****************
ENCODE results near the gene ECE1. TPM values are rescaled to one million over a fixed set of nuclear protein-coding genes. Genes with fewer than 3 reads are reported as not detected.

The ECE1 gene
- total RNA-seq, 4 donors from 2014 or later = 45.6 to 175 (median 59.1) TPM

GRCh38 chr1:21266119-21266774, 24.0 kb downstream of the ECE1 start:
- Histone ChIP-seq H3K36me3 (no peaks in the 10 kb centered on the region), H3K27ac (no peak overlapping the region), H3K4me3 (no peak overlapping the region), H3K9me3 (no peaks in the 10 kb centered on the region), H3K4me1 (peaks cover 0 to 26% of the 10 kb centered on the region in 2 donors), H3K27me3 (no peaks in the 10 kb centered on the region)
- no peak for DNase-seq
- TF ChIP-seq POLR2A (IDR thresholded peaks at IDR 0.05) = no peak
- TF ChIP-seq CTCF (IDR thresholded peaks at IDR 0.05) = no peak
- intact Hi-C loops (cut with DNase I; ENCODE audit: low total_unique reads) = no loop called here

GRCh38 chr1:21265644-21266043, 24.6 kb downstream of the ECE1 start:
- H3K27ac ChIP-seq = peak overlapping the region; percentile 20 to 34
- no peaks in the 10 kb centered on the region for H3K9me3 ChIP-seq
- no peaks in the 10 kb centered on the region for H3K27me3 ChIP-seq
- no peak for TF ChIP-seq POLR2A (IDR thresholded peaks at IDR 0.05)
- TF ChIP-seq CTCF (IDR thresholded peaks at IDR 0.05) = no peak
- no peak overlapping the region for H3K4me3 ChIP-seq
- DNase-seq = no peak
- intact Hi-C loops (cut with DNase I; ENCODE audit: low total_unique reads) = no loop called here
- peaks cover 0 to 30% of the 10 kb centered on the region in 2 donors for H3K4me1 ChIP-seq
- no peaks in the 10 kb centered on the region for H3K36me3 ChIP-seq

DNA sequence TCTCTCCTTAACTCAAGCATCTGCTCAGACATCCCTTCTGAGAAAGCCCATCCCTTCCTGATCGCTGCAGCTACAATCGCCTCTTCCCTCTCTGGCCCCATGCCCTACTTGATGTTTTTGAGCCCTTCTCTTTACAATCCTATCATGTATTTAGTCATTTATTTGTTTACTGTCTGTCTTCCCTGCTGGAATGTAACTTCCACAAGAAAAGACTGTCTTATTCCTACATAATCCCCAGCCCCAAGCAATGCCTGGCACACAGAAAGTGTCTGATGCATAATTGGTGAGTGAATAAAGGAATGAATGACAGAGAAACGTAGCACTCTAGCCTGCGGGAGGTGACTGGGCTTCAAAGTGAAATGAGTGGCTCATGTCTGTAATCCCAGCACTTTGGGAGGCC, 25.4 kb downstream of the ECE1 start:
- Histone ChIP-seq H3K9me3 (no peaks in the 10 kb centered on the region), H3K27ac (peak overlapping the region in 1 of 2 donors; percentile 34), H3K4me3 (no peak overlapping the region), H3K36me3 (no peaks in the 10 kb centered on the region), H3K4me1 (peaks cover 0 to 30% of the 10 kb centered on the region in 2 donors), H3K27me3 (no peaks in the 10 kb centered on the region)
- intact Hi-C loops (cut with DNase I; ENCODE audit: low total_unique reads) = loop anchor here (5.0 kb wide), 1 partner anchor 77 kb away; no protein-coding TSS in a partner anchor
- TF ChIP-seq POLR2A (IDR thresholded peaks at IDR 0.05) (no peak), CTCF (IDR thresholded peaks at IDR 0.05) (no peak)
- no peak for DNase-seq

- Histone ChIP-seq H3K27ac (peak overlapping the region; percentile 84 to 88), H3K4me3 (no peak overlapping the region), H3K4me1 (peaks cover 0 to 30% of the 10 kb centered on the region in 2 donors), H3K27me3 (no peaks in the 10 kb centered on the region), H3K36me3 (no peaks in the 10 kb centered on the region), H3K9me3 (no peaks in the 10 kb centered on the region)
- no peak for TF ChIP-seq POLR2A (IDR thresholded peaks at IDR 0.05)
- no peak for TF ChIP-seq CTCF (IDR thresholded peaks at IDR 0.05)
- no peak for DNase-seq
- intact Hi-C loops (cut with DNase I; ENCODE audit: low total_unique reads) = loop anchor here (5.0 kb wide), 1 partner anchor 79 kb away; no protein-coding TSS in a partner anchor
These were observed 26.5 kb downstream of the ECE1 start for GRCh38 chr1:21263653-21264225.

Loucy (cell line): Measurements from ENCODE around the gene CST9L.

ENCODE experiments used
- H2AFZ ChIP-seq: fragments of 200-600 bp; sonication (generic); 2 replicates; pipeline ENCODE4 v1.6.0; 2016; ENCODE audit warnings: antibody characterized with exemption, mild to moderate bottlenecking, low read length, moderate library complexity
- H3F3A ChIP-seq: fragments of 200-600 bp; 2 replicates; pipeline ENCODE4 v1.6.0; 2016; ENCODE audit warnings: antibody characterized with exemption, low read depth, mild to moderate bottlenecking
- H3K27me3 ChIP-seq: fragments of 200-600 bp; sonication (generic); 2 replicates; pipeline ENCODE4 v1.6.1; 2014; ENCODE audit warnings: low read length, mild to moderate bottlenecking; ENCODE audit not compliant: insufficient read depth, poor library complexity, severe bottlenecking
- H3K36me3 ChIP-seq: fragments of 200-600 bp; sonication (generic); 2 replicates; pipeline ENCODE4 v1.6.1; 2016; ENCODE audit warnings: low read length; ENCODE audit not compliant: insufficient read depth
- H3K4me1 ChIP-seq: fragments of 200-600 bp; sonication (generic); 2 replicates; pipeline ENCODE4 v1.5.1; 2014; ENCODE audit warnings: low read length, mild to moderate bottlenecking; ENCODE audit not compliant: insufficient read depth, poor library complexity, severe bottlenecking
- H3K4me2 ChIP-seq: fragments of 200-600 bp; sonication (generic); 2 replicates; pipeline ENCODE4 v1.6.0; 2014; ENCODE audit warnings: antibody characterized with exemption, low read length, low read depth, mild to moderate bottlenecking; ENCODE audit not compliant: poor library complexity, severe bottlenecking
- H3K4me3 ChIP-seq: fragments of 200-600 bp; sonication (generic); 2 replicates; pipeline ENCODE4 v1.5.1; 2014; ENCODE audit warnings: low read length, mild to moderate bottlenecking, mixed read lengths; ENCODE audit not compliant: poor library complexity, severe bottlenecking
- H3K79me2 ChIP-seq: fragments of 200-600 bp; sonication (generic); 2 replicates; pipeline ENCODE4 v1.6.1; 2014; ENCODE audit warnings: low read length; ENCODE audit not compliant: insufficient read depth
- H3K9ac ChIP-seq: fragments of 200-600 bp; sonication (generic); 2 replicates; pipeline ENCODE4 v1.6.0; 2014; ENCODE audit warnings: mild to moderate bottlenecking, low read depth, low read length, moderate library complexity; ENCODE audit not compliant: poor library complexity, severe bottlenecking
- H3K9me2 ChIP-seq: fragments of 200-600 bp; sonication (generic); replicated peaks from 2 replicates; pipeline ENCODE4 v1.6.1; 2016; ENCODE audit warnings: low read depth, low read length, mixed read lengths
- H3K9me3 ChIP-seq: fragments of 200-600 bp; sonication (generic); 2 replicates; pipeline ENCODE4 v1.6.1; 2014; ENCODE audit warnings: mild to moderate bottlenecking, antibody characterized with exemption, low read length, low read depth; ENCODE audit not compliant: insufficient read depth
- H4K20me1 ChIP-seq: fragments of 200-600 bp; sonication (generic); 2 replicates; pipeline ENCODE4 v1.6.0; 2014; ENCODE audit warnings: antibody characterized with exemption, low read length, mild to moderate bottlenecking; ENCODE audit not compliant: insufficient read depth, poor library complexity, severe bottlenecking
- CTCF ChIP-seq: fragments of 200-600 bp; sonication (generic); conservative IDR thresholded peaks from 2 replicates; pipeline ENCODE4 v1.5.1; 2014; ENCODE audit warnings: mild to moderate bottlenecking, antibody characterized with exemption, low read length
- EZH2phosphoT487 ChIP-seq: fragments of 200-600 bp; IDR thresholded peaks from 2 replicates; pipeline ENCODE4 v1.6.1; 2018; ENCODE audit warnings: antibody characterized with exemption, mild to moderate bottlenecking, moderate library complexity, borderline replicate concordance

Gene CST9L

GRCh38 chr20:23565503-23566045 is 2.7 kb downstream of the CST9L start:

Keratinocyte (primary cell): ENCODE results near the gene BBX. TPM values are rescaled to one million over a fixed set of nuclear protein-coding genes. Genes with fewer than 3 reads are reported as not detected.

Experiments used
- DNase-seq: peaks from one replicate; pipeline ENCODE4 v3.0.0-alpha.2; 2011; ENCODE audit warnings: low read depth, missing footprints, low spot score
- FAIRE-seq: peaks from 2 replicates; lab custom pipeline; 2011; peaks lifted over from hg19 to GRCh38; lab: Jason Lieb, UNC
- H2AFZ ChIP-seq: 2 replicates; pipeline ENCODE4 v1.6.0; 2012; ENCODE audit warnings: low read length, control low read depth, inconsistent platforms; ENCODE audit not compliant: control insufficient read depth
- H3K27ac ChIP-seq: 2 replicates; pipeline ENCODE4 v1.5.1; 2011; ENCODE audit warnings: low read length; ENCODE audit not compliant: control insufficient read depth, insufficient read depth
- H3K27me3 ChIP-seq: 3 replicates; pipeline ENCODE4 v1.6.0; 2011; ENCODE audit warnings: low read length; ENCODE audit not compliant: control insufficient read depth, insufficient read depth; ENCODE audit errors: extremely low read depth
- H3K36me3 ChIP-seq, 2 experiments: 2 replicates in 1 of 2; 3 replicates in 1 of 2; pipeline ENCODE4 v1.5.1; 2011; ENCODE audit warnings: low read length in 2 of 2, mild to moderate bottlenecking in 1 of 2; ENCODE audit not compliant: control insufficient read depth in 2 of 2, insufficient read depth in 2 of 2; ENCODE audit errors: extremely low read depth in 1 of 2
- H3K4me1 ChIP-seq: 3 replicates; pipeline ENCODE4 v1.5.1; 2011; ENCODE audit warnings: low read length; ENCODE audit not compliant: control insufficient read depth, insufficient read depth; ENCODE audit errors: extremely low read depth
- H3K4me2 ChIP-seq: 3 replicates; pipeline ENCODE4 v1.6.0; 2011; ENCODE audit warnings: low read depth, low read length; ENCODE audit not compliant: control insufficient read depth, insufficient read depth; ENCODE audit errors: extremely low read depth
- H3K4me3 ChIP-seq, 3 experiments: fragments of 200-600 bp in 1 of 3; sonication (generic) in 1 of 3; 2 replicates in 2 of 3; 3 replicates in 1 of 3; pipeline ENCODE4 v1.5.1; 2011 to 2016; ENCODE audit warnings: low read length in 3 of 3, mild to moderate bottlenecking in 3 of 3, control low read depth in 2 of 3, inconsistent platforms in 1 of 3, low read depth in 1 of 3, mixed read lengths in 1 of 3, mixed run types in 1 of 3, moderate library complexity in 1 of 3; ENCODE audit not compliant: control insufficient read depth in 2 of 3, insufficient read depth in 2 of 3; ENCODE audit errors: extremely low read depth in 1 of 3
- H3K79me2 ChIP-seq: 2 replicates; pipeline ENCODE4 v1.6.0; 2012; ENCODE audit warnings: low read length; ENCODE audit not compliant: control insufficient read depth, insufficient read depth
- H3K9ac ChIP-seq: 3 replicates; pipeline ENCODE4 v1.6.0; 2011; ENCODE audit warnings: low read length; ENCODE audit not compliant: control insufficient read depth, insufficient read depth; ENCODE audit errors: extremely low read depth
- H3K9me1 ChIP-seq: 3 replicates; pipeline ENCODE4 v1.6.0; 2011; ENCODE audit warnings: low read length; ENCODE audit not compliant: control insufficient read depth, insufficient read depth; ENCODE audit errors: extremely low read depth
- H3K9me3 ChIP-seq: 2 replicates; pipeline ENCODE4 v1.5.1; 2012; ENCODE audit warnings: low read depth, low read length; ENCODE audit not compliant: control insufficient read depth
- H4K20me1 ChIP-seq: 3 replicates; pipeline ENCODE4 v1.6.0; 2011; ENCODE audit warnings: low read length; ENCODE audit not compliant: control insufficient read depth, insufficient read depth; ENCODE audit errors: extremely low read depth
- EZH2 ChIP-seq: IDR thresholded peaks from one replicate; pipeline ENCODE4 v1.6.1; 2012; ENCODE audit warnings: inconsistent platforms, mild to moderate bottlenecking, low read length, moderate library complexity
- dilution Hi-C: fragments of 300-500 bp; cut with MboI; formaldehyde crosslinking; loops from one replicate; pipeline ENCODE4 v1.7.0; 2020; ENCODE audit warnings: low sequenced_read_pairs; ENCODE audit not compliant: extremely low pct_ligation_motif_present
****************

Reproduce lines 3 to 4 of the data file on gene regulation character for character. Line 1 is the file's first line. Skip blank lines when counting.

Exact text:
- total RNA-seq, 4 donors from 2014 or later = 45.6 to 175 (median 59.1) TPM

GRCh38 chr1:21266119-21266774, 24.0 kb downstream of the ECE1 start: